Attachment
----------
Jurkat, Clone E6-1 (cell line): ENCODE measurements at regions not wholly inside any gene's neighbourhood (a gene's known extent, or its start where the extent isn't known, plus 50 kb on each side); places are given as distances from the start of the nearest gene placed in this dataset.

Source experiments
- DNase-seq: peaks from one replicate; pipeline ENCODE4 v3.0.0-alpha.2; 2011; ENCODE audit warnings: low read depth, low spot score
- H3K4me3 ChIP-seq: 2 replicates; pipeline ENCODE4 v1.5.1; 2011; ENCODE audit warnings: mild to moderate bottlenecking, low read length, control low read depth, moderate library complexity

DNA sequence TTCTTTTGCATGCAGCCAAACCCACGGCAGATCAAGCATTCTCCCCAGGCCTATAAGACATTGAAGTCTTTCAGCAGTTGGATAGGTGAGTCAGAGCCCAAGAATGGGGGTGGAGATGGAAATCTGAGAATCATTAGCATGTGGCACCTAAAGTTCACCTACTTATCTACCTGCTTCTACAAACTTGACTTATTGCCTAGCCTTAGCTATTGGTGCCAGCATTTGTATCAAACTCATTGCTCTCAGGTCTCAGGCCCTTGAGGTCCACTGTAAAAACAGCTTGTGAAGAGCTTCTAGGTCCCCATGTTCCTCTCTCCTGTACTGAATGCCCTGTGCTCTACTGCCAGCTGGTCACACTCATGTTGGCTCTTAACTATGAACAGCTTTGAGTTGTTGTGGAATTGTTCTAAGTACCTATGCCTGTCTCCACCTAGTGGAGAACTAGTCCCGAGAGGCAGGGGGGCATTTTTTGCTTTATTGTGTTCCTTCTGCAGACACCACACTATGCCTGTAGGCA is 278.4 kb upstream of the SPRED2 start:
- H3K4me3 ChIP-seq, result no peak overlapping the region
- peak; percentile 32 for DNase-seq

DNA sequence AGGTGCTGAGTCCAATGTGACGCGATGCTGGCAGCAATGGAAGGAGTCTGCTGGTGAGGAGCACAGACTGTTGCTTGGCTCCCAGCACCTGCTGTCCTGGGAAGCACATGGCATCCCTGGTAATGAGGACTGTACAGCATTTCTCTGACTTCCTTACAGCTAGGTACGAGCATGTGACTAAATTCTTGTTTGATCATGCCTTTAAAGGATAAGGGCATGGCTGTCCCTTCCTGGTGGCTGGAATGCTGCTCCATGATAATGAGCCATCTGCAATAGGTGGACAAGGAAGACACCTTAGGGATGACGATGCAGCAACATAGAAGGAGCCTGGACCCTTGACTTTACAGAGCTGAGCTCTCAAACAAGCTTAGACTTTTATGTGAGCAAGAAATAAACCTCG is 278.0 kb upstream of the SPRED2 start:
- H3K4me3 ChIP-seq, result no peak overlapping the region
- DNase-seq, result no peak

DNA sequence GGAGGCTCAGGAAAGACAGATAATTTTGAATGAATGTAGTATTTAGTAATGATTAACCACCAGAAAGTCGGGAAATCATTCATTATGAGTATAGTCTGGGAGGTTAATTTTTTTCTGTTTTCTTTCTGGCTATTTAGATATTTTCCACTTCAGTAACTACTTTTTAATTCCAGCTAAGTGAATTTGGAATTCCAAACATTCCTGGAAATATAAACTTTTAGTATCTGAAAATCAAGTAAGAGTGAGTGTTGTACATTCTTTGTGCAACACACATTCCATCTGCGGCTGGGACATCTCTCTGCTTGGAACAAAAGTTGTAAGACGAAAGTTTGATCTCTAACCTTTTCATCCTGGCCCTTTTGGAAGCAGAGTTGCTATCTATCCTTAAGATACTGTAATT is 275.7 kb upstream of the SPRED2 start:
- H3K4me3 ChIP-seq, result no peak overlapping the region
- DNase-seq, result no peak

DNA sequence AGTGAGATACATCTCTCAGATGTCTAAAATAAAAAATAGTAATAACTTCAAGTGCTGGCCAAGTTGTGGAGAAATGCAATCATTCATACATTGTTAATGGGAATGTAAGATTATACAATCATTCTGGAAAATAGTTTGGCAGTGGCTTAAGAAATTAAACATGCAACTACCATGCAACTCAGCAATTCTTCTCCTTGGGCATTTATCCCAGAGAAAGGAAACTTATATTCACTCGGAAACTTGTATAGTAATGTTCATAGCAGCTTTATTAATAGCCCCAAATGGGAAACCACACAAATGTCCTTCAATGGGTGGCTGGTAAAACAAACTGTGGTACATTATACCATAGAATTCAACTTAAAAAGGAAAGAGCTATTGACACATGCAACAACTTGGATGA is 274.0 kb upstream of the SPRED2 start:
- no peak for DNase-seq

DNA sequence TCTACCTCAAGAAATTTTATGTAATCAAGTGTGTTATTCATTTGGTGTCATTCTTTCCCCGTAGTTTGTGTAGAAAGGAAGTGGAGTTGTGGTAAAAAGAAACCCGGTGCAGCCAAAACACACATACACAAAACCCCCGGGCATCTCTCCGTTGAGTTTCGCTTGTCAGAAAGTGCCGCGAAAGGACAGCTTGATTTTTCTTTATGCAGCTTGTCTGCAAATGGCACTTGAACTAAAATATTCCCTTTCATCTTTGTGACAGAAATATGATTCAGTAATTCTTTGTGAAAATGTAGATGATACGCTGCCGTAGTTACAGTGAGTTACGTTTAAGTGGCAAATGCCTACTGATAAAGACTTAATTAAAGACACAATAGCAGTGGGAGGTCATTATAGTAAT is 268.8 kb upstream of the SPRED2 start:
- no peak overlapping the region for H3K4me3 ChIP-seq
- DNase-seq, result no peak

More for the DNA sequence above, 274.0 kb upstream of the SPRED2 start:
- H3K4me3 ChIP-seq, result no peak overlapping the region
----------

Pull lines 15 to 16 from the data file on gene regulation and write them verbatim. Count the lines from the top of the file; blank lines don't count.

- no peak for DNase-seq

DNA sequence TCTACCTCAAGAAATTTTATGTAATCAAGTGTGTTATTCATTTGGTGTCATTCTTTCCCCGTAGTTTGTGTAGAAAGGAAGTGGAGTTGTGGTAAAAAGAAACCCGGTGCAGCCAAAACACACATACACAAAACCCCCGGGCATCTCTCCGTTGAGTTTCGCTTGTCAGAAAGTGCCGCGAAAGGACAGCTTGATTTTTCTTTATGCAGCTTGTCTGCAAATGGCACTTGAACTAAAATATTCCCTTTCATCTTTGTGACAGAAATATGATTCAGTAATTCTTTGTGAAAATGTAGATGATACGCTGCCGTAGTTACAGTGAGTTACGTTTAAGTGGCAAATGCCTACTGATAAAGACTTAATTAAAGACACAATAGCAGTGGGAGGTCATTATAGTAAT is 268.8 kb upstream of the SPRED2 start: